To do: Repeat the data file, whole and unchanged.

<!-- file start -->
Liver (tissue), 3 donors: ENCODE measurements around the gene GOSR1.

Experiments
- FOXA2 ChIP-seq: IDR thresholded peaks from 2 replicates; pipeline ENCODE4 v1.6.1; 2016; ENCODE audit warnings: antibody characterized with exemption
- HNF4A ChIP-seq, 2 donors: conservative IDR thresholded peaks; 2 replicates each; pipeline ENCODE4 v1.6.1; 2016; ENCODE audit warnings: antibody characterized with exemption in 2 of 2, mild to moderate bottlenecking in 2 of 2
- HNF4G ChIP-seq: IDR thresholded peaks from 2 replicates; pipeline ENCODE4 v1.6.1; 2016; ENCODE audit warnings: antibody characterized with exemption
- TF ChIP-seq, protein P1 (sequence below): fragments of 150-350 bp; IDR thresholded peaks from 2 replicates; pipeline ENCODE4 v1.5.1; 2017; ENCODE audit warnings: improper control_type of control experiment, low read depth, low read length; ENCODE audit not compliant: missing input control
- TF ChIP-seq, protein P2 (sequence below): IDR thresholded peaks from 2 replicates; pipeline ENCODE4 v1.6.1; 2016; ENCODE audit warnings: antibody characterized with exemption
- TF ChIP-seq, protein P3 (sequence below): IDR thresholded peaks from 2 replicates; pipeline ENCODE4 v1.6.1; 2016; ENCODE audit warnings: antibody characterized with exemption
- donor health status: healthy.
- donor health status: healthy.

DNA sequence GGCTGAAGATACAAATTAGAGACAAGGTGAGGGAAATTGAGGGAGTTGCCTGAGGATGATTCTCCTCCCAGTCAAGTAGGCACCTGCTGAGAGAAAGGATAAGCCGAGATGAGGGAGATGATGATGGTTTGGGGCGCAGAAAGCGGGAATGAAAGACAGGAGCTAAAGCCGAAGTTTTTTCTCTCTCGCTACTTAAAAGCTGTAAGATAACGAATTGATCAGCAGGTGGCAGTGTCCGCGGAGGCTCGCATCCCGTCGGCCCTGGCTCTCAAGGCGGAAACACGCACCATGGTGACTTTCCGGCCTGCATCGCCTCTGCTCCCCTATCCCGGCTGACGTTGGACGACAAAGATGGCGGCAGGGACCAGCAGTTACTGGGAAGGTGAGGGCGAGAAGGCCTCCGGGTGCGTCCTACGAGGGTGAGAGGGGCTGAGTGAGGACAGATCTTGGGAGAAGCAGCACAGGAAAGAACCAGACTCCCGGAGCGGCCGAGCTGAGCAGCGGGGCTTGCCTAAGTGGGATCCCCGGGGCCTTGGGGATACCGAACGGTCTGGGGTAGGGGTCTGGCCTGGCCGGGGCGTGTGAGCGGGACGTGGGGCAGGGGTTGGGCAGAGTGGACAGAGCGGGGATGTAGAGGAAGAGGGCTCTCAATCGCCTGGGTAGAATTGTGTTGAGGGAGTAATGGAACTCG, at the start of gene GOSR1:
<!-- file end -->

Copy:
Liver (tissue), 3 donors: ENCODE measurements around the gene GOSR1.

Experiments
- FOXA2 ChIP-seq: IDR thresholded peaks from 2 replicates; pipeline ENCODE4 v1.6.1; 2016; ENCODE audit warnings: antibody characterized with exemption
- HNF4A ChIP-seq, 2 donors: conservative IDR thresholded peaks; 2 replicates each; pipeline ENCODE4 v1.6.1; 2016; ENCODE audit warnings: antibody characterized with exemption in 2 of 2, mild to moderate bottlenecking in 2 of 2
- HNF4G ChIP-seq: IDR thresholded peaks from 2 replicates; pipeline ENCODE4 v1.6.1; 2016; ENCODE audit warnings: antibody characterized with exemption
- TF ChIP-seq, protein P1 (sequence below): fragments of 150-350 bp; IDR thresholded peaks from 2 replicates; pipeline ENCODE4 v1.5.1; 2017; ENCODE audit warnings: improper control_type of control experiment, low read depth, low read length; ENCODE audit not compliant: missing input control
- TF ChIP-seq, protein P2 (sequence below): IDR thresholded peaks from 2 replicates; pipeline ENCODE4 v1.6.1; 2016; ENCODE audit warnings: antibody characterized with exemption
- TF ChIP-seq, protein P3 (sequence below): IDR thresholded peaks from 2 replicates; pipeline ENCODE4 v1.6.1; 2016; ENCODE audit warnings: antibody characterized with exemption
- donor health status: healthy.
- donor health status: healthy.

DNA sequence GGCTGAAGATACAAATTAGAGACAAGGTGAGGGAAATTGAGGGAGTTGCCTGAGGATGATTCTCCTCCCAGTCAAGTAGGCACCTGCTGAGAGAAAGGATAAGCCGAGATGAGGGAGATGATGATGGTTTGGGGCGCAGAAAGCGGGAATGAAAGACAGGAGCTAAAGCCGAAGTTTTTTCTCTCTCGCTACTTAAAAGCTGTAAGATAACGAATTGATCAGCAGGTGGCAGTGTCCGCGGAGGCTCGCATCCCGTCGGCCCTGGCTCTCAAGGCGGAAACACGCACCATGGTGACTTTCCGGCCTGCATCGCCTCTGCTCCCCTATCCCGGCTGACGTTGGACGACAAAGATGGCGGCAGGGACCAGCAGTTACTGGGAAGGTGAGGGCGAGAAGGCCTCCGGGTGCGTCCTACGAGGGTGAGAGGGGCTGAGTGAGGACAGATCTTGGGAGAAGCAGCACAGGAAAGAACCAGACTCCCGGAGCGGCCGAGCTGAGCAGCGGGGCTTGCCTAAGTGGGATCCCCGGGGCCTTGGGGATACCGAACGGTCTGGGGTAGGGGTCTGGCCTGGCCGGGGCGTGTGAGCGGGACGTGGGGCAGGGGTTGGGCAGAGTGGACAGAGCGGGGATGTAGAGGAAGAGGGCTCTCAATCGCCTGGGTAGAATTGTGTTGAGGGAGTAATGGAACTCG, at the start of gene GOSR1: